#AskGradMoney: Should I Plan to Retire at age 70?
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"I heard that I can get the maximum Social Security payment if I wait to retire at age 70. Since I definitely want more money in retirement and likely won't be able to save as much as I want to, should I just wait to retire until after 70? Thanks!"
This question is way more common that you think, and it really shouldn't be. There are some advisors and online sites that provide the same useless formula to everyone who reaches a certain age. If you have any savings that is definitely something and it sounds like you still have time until retirement. The reason I mention this is that there are so many people in their 50s who haven't remotely started saving for retirement and THESE are the people who will end up working until age 70 and beyond.
If you have saved, you can retire without much money woes. If you haven't saved, and you're still young, let this be a lesson: start saving NOW.
Some advisors say generally that you have enough to retire if, after you subtract out all predictable income (i.e. Social Security, government/corporate pensions, or net income from owned property like collecting rent) the annual amount you will need to fund your lifestyle with taxes is about 1/20 or less of the liquid assets you have invested. But that's just one method.
The point generally is that if are able to save for retirement, even if it's 20 years earlier, then you should be alright. But age should not be the determining factor in this decision: it's how well prepared are you to fund your life for the rest of your life.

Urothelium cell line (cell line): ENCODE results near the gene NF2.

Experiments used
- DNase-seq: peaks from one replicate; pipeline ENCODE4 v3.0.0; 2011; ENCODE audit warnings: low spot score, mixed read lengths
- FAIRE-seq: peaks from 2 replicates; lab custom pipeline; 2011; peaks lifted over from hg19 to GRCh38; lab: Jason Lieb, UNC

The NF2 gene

Social Security's site has a tool to help you calculate what your potential monthly social security amount will be. Many think this is substantial to live on for the rest of your life, but you would be wrong. Social Security is designed to supplement retirement savings or annuity payments, not replace them. You need to have something set aside to make up that difference if you want to maintain your current lifestyle going forward. Your Social Security payments are NOT the same amount as your current paycheck, but many people expect them to be.
If you have zero retirement savings and you're already in your fifties, then it's pretty likely that retiring at age 70 will be the best bet for you since that's the maximum social security payout, but it likely won't be enough to help make up the difference in your retirement spending forever. You may need to keep working.
Retirement timing should be based on savings, not age, so while it's tempting to have that as a target, knowing and understanding how your savings are important now for the future is vital.